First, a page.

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Comparison Operators

Comparison operators compare a value against another value.

Usual comparison operators

The usual comparison operators are available:

<less than
>greater than
<=less than or equal to
>=greater than or equal to
<> or !=not equal

Comparison operators are available for all relevant data types. All comparison operators are binary operators that return values of type boolean. Expressions like 1 < 2 < 3 are not valid (because there is no < operator to compare a Boolean value with 3).


The BETWEEN predicate simplifies range tests

<a> BETWEEN <x> AND <y>
<a> NOT BETWEEN <x> AND <y>

a BETWEEN x AND y is equivalent to a >= x AND a <= y. Notice that BETWEEN treats the endpoint values as included in the range. NOT BETWEEN does the opposite comparison: a NOT BETWEEN x AND y is equivalent to a < x OR a > y.

NULL-sensitive comparison operators

While the normal comparison operators and BETWEEN ignore NULLs, we sometimes want different NULL behavior. For this purpose, the SQL standard provides the following comparison functions. These behave much like operators but have special syntax mandated by the SQL standard.

<expression> IS NULL
<expression> IS NOT NULL
<expression> ISNULL -- nonstandard syntax
<expression> NOTNULL -- nonstandard syntax
<boolean_expression> IS TRUE
<boolean_expression> IS NOT TRUE -- is false or unknown
<boolean_expression> IS FALSE
<boolean_expression> IS NOT FALSE -- is true or unknown
<boolean_expression> IS UNKNOWN
<boolean_expression> IS NOT UNKNOWN -- is true or false

Ordinary comparison operators yield null (signifying "unknown"), not true or false, when either input is null. For example, 7 = NULL yields null, as does 7 <> NULL. When this behavior is not suitable, use the IS NOT DISTINCT FROM predicates: a IS DISTINCT FROM b, a IS NOT DISTINCT FROM b. For non-null inputs, IS DISTINCT FROM is the same as the <> operator. However, if both inputs are null it returns false, and if only one input is null it returns true. Similarly, IS NOT DISTINCT FROM is identical to = for non-null inputs, but it returns true when both inputs are null, and false when only one input is null. Thus, these predicates effectively act as though null were a normal data value, rather than "unknown".

To check whether a value is or is not null, use the predicates expression IS NULL, expression IS NOT NULL or the equivalent, but nonstandard, predicates: expression ISNULL, expression NOTNULL.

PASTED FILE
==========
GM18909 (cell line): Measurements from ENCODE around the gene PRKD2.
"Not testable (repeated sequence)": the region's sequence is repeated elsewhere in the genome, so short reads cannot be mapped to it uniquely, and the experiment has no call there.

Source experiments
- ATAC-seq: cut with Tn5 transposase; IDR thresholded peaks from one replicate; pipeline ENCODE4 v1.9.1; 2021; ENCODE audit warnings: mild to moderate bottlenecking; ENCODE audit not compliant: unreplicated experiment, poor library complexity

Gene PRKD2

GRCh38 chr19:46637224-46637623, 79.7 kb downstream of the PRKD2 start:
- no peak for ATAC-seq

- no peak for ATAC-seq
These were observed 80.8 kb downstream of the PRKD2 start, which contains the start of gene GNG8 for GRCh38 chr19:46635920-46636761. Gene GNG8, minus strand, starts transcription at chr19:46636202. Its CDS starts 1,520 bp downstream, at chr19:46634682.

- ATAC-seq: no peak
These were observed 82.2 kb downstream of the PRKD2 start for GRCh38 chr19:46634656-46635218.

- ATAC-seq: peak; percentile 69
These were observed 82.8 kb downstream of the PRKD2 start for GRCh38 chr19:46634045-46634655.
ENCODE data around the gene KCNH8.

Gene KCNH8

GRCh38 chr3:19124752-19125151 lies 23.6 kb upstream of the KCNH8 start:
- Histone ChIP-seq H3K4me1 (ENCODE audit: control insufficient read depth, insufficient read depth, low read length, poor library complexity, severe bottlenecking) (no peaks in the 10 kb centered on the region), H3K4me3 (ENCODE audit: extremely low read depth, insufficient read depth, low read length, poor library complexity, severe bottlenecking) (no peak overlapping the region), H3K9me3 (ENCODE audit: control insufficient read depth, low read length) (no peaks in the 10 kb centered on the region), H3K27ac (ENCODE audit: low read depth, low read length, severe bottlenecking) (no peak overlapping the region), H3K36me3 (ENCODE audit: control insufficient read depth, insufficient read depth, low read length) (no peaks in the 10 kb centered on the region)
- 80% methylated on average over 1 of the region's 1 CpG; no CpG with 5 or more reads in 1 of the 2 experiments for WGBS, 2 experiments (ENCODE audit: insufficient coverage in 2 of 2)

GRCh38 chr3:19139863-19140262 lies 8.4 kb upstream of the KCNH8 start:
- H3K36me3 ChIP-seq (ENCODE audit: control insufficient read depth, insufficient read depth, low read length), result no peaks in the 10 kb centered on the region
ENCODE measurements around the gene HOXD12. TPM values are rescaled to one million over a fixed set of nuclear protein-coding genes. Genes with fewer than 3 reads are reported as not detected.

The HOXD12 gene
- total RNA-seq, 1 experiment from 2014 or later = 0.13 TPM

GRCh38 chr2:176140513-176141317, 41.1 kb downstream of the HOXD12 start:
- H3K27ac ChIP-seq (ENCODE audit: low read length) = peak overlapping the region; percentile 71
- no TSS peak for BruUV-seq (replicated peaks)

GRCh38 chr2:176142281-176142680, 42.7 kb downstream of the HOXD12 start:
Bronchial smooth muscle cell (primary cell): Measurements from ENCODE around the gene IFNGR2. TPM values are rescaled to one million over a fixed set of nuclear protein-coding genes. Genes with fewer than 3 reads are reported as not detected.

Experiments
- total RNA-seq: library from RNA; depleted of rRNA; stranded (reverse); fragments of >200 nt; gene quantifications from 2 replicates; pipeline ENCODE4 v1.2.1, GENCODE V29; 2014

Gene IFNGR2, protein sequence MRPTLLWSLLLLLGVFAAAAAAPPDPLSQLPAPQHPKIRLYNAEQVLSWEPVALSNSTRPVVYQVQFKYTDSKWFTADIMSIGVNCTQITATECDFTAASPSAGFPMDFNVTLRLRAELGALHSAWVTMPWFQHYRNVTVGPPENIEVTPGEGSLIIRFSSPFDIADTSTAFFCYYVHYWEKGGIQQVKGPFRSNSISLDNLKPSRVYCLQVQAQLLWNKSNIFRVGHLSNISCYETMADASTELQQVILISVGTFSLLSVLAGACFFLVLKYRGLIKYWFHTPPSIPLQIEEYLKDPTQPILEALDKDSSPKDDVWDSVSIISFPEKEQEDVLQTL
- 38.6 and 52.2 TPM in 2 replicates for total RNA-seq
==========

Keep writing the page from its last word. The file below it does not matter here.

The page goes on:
Do not write expression = NULL because NULL is not "equal to" NULL. (The null value represents an unknown value, and it is not known whether two unknown values are equal.)

Boolean values can also be tested using the predicates IS TRUE, IS NOT TRUE, IS FALSE, IS NOT FALSE, IS UNKNOWN, and IS NOT UNKNOWN. These will always return true or false, never a null value, even when the operand is null. A null input is treated as the logical value "unknown". Notice that IS UNKNOWN and IS NOT UNKNOWN are effectively the same as IS NULL and IS NOT NULL, respectively, except that the input expression must be of Boolean type.


IN and NOT IN compare an expression against multiple values. They use the syntax

<expression> IN ( <value>, ... )
<expression> NOT IN ( <value>, ... )

The right-hand side is a parenthesized list of scalar expressions. The value from the left-hand side is compared against each of the expressions from the right-hand side.

For IN, the result is "true" if the left-hand expression's result is equal to any of the right-hand expressions. This is a shorthand notation for expression = value1 OR expression = value2 OR ...

For NOT IN the result is "true" if the left-hand expression's result is unequal to all of the right-hand expressions. This is a shorthand notation for expression <> value1 AND expression <> value2 AND ...

Note that if the left-hand expression yields null, or if there are no equal right-hand values and at least one right-hand expression yields null, the result of the IN/NOT IN construct will be null, not false. This is in accordance with SQL's normal rules for Boolean combinations of null values.

IN and NOT IN are syntactically related to the subquery forms but do not involve subqueries.


x NOT IN y is equivalent to NOT (x IN y) in all cases. However, null values are much more likely to trip up the novice when working with NOT IN than when working with IN. It is best to express your condition positively if possible.